During a recent visit to Mammoth to see my mother, she dropped a box of Milton's Multi-Grain crackers in the kitchen. She lost her grip on the rectangular package and it fell, dislodging five or six crackers which skittered and broke on the floor.

Mom, 92, was upset because where she was standing, the mess looked overwhelming and one requiring a substantial effort to clean up, an effort for which she had not bargained.

I helped — it’s the least I could do, she’d fed me all weekend and I am her son — but it made me think about an article on aging I had read by Adam Gopnik called “Younger Longer,” in The New Yorker.

In the course of his research, the 62-year-old Gopnik went to the AgeLab at MIT and put on AGNES (Age Gain Now Empathy System), or the sudden aging suit, to experience what it must feel like to be a much older person.

“The suit includes yellow glasses which gives a sense of the yellowing of the ocular lens that comes with age,” Gopnik writes, “a boxer's neck harness which mimics diminished mobility of cervical spine, bands around elbows wrists, and knees to simulate stiffness: boots with foam padding to produce a loss of tactile feedback and special gloves to reduce tactile acuity adding resistance to finger movement.”

The first thing that happens, Gopnik said, is you get mad.

“The suit bends you, slows you and every task becomes effortful,” Gopnik said.

Reaching a mug on a high shelf takes all you have and more focus than you realize. Everything becomes difficult. There are no gimmes among once simple tasks.

“The concentration that each act requires disrupts the flow of life, which you suddenly become aware is the happiness of life, the ceaseless flow of simple action and responses, choices all made simultaneously and without effort,” Gopnik says. “Happiness is absorption and absorption is the opposite of willful attention.”

Think about a weekend when you have nothing planned and you can float from one task to another, making it up as you go: You fill the bucket that holds the dog’s water, sweep the patio with your new cedar broom, clean your bike, put a hose on the dead spots on the lawn, trim the plumbago along the white fence and wash the car.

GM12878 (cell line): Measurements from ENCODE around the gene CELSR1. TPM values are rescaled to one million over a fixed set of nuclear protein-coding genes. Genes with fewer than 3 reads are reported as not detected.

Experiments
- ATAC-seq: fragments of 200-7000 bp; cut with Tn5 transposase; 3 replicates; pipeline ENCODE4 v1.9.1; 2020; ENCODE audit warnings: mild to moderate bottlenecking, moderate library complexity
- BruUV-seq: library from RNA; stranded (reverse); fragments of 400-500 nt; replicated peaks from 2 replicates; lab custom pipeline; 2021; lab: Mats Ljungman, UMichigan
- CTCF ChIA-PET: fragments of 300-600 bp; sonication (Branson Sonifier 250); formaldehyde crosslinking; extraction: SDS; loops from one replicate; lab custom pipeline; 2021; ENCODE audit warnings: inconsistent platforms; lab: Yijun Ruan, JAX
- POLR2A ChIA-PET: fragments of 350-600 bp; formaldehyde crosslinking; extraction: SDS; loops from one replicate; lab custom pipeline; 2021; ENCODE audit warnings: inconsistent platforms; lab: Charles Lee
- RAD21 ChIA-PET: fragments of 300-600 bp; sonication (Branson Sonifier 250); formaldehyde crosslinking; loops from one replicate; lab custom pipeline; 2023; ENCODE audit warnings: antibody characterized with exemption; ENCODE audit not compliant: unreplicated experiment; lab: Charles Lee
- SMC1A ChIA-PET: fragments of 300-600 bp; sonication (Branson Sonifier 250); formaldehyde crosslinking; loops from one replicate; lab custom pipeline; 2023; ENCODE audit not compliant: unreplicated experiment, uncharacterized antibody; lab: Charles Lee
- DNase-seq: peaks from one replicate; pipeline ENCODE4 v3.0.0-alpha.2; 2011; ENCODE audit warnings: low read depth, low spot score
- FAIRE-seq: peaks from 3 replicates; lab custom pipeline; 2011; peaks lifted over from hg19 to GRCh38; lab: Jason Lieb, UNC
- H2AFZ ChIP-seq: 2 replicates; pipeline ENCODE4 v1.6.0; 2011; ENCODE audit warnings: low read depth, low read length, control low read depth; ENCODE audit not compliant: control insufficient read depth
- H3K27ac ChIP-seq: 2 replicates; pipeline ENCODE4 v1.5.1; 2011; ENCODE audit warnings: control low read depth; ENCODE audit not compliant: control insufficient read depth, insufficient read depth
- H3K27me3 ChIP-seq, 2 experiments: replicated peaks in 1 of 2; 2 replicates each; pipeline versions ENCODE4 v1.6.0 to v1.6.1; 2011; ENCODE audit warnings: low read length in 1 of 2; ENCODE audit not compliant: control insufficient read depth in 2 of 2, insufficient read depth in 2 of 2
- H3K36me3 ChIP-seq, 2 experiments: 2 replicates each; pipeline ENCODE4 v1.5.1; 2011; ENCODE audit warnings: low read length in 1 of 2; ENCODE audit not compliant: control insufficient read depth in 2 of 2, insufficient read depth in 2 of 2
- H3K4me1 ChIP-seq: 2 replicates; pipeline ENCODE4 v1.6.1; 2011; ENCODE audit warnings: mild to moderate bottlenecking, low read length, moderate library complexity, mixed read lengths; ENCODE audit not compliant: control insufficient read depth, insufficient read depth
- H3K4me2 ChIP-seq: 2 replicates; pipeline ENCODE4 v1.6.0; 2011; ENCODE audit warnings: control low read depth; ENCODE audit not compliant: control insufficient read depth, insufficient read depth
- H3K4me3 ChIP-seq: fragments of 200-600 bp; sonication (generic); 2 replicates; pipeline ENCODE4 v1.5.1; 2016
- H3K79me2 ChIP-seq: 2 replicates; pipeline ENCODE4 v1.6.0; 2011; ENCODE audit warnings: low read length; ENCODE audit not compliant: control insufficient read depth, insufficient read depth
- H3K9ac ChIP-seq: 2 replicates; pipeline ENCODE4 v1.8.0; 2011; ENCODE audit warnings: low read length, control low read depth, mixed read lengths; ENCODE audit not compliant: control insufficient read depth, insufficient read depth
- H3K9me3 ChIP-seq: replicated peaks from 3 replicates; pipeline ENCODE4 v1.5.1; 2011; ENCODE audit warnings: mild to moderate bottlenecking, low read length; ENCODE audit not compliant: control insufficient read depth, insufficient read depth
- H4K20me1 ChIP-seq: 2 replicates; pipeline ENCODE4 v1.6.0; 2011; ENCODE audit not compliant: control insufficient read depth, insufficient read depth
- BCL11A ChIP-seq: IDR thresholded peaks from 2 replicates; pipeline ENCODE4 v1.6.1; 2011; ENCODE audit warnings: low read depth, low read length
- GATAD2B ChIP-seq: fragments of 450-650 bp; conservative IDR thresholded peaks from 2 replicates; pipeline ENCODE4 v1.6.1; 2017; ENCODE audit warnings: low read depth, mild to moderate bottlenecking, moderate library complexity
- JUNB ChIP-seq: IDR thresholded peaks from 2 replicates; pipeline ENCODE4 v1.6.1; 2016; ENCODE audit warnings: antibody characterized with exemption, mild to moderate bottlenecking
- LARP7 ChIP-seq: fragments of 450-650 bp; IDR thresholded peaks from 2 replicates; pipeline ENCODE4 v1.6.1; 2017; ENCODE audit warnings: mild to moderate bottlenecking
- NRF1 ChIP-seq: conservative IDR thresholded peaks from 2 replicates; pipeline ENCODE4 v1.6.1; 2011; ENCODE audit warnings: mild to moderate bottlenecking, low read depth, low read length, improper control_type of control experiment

An hour has gone by. Maybe two. Who cares. You’re flowing like jazz.

In addition to the sense of accomplishment, there is the freedom to move forward, change course, circle back. Being free to move is a source of joy. Moving without thinking, even better.


“I’d like to go kayaking,” Mom said.

When your 92-year-old mom says she wants to kayak, the answer is yes. We drove the old Ranger truck with two kayaks in the back to Twin Lakes.

Mammoth is glorious. A big winter has left water everywhere, flowers in the meadow and air, perfumed and cool. It’s heaven.

“The kayak only weighs 30 pounds,” Mom said, as we backed as close to the lake as we could.

She always has had a tendency to downplay the difficulty of physical things like hikes and the steepness of any given ski run, but maybe this is the new Mom because the kayak seemed light even for someone who is donning his own age suit.

I walked the kayak to the water’s edge, where Mom stepped and wiggled into it. She worked at it, but she made it. I handed her the paddle, gave her a push and she glided away and disappeared, heading south on the lake toward the waterfall.

A large mountain shaded the opposite side of the lake. A duck looked for insects in the mud in front of me and then paddled away into an ever expanding V. A father and his young son floated by in a green, inflatable kayak, the son being rooted on by his teenage sister sitting in a folding chair on the bank. The wind blew through the pines and made music, the kind that brings your soul to rest.

As Mom paddled away, I thought of “Crossing the Bar,” by Alfred, Lord Tennyson:

"Sunset and evening star,

And one clear call for me!

And may there be no moaning of the bar,

When I put out to sea,"

An hour later she came back so I’ll have to save that poem for another time. She spent 15 minutes in her kayak, gathering snarled fishing line from the bushes close to where she had pushed off.

One stroke flowed into the next and one task into another. For a moment, the age suit was gone. She was free and sometimes that’s all we can ask.

Herb Benham is a columnist for the Bakersfield Californian and can be reached at hbenham@bakersfield.com or (661) 395-7279.

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